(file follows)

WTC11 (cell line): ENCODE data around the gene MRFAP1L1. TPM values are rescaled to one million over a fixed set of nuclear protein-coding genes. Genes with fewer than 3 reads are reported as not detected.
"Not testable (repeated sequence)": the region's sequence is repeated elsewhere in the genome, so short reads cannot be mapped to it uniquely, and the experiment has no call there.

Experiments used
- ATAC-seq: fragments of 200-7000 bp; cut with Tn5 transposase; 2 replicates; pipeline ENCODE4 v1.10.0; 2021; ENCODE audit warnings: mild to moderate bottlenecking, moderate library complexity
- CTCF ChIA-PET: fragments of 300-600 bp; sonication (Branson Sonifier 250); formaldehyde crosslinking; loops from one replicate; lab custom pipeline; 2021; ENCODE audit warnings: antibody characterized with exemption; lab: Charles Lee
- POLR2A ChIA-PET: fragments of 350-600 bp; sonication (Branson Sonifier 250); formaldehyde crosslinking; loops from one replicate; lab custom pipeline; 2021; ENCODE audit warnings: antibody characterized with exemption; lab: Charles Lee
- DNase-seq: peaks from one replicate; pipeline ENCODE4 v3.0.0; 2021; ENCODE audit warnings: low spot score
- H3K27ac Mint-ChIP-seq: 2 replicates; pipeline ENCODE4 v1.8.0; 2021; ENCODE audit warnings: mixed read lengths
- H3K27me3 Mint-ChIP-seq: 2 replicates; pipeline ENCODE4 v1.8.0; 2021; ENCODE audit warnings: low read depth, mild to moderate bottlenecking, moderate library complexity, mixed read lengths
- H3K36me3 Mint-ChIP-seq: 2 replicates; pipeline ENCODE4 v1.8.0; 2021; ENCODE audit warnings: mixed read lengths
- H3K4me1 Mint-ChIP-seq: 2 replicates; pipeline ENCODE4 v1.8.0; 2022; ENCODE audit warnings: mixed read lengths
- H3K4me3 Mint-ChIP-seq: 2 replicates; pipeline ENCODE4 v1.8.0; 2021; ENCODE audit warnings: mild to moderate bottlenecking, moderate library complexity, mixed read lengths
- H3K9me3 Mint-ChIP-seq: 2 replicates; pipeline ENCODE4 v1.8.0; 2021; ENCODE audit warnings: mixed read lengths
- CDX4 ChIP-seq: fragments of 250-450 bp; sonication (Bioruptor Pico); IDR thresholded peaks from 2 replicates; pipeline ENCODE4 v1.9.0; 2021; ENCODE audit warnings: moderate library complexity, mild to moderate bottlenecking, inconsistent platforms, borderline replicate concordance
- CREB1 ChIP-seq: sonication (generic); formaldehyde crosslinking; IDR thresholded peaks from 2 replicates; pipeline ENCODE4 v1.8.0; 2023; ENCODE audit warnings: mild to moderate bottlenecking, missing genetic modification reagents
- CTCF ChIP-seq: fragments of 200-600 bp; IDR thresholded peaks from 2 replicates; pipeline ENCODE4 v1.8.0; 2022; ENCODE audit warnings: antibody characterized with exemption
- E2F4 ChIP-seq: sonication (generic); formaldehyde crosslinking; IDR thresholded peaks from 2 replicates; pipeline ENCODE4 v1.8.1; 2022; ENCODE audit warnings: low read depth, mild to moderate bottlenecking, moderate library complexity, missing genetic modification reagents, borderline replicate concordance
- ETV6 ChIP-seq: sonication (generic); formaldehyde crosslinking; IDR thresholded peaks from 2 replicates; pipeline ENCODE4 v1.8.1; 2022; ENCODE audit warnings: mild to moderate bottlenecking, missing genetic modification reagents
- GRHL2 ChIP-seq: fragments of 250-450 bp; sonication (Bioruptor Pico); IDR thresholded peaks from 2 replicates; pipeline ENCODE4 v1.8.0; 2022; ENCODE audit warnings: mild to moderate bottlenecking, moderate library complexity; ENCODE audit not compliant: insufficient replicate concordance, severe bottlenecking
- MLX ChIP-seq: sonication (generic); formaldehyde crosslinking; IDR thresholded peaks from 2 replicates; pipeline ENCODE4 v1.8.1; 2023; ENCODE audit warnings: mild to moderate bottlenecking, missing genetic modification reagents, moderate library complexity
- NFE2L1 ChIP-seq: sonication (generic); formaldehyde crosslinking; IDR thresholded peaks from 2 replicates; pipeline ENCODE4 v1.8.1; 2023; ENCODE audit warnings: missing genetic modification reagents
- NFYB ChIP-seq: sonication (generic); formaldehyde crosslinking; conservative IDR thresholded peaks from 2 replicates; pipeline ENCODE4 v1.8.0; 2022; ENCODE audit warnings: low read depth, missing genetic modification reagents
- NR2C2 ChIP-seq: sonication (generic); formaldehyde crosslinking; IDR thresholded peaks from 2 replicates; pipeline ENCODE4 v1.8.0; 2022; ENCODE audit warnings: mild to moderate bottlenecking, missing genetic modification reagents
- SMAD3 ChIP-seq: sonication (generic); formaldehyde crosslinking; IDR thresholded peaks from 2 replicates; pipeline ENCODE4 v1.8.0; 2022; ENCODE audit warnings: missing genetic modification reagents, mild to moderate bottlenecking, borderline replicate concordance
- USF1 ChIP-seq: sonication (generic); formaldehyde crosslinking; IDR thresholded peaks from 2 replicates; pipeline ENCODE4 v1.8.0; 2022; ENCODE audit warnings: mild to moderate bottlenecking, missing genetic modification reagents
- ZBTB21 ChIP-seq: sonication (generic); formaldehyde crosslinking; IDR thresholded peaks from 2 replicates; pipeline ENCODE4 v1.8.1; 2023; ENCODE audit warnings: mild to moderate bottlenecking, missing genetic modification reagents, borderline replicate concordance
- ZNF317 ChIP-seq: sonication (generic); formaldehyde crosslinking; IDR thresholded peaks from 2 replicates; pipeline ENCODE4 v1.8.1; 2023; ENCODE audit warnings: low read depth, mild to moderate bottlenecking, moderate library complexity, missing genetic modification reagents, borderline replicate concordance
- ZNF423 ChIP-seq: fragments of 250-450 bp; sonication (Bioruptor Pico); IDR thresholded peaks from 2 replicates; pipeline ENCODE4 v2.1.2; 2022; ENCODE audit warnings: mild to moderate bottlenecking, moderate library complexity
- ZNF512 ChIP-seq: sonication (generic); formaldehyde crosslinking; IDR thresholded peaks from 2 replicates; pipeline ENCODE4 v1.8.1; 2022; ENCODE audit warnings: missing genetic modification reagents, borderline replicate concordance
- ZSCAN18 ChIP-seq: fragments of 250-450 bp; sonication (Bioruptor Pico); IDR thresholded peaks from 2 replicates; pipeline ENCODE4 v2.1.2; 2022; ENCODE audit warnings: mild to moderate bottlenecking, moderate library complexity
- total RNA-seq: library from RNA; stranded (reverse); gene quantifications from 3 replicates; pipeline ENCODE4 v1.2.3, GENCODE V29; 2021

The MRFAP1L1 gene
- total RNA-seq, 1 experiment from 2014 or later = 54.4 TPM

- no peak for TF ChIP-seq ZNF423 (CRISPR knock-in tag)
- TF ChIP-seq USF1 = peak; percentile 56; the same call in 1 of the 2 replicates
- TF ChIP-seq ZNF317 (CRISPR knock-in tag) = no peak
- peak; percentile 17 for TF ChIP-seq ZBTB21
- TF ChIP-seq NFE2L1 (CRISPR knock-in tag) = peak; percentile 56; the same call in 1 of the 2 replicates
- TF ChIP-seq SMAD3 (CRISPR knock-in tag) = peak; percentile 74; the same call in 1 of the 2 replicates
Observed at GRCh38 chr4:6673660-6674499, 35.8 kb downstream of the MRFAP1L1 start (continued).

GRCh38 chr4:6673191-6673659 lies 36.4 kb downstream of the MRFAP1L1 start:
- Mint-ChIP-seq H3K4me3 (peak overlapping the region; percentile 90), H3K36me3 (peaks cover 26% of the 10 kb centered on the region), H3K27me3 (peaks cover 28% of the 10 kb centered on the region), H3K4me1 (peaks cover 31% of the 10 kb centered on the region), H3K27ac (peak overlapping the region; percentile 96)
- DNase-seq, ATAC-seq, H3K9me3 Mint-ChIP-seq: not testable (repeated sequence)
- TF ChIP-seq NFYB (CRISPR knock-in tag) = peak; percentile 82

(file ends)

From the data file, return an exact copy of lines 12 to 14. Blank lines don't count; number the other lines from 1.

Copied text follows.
- H3K4me3 Mint-ChIP-seq: 2 replicates; pipeline ENCODE4 v1.8.0; 2021; ENCODE audit warnings: mild to moderate bottlenecking, moderate library complexity, mixed read lengths
- H3K9me3 Mint-ChIP-seq: 2 replicates; pipeline ENCODE4 v1.8.0; 2021; ENCODE audit warnings: mixed read lengths
- CDX4 ChIP-seq: fragments of 250-450 bp; sonication (Bioruptor Pico); IDR thresholded peaks from 2 replicates; pipeline ENCODE4 v1.9.0; 2021; ENCODE audit warnings: moderate library complexity, mild to moderate bottlenecking, inconsistent platforms, borderline replicate concordance